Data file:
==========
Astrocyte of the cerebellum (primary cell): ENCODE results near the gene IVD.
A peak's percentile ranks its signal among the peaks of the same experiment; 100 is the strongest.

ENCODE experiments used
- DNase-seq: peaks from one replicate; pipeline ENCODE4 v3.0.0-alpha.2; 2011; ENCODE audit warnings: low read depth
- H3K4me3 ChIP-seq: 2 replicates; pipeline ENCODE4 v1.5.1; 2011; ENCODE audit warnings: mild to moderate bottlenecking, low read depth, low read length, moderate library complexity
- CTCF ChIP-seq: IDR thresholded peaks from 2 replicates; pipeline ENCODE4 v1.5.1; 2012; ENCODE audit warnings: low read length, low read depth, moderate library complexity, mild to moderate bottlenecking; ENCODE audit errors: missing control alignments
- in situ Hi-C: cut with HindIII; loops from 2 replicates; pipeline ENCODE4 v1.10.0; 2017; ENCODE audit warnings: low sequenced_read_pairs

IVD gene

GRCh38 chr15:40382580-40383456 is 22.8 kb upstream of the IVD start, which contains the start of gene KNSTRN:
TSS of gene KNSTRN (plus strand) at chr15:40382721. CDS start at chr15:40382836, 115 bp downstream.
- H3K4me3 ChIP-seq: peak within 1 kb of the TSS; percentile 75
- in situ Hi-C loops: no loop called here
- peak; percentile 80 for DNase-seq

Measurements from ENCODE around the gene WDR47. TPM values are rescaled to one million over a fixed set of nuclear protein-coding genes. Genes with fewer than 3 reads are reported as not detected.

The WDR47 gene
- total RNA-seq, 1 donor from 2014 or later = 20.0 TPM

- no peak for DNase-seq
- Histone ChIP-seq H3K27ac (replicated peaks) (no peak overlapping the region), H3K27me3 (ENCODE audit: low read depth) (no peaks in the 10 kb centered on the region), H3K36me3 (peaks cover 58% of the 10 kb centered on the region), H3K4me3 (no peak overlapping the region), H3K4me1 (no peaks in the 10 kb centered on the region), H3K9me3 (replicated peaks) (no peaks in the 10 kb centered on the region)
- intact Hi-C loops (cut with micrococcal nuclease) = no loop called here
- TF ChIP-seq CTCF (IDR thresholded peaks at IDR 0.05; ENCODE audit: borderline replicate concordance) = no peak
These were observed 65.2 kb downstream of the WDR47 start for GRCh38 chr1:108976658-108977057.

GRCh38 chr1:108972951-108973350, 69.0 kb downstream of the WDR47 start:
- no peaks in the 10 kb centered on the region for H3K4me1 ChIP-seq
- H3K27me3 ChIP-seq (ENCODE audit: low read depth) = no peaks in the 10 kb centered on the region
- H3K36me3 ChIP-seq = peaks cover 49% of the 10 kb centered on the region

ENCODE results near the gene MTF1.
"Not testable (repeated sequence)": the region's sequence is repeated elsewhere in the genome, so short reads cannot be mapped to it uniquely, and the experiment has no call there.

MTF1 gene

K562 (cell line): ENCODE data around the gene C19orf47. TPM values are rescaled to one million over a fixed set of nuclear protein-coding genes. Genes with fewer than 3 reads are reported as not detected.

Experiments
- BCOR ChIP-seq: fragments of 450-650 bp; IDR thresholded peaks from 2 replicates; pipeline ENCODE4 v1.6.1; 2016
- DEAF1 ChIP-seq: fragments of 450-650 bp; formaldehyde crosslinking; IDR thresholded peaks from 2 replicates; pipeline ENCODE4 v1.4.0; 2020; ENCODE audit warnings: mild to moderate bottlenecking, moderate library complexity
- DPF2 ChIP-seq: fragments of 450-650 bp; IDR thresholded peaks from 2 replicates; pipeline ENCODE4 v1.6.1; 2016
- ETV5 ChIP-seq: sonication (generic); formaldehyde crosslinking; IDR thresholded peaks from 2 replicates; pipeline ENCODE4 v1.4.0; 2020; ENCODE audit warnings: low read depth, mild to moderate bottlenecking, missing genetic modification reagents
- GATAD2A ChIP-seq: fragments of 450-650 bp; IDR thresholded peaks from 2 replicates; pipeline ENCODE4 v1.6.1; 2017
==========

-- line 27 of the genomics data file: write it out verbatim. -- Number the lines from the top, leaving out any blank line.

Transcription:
"Not testable (repeated sequence)": the region's sequence is repeated elsewhere in the genome, so short reads cannot be mapped to it uniquely, and the experiment has no call there.